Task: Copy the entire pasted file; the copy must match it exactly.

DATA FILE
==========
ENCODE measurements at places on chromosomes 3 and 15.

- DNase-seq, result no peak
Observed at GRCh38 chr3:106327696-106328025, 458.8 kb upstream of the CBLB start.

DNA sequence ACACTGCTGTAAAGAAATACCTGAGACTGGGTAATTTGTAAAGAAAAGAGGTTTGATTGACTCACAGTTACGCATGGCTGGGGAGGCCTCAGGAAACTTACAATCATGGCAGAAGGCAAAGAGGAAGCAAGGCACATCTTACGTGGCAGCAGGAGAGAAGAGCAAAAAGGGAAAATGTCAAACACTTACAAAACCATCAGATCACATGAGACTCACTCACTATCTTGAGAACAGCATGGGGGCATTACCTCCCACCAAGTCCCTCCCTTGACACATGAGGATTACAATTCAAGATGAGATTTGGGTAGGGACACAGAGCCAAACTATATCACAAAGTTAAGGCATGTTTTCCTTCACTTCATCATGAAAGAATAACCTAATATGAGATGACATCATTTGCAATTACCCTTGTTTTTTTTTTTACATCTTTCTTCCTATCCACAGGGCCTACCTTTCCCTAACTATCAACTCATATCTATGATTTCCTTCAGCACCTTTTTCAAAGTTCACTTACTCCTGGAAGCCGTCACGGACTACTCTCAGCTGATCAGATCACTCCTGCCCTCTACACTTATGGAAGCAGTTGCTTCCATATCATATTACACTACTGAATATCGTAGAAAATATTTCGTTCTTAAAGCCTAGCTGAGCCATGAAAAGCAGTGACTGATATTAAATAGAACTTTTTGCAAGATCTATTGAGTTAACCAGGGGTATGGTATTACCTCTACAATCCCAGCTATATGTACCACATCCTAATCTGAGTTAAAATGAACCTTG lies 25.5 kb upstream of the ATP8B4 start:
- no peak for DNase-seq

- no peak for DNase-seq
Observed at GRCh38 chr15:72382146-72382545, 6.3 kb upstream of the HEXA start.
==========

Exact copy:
ENCODE measurements at places on chromosomes 3 and 15.

- DNase-seq, result no peak
Observed at GRCh38 chr3:106327696-106328025, 458.8 kb upstream of the CBLB start.

DNA sequence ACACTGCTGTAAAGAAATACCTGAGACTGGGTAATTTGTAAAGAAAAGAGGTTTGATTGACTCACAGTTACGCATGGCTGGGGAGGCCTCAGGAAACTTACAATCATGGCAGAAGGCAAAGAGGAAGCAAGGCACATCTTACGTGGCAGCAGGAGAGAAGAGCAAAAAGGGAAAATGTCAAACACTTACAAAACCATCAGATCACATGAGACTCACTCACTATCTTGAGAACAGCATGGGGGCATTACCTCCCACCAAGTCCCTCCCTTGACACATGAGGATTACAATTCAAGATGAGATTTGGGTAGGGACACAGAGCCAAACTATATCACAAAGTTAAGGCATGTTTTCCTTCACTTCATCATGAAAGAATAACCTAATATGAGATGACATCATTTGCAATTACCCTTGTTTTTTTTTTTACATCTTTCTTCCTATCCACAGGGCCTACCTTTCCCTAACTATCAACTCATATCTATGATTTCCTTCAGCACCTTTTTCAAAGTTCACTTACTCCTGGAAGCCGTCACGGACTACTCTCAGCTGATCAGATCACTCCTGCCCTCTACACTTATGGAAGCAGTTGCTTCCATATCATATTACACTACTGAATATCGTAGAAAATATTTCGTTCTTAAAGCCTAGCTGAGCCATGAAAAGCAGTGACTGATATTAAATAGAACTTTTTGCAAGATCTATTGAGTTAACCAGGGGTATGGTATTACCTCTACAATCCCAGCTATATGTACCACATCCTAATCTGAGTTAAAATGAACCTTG lies 25.5 kb upstream of the ATP8B4 start:
- no peak for DNase-seq

- no peak for DNase-seq
Observed at GRCh38 chr15:72382146-72382545, 6.3 kb upstream of the HEXA start.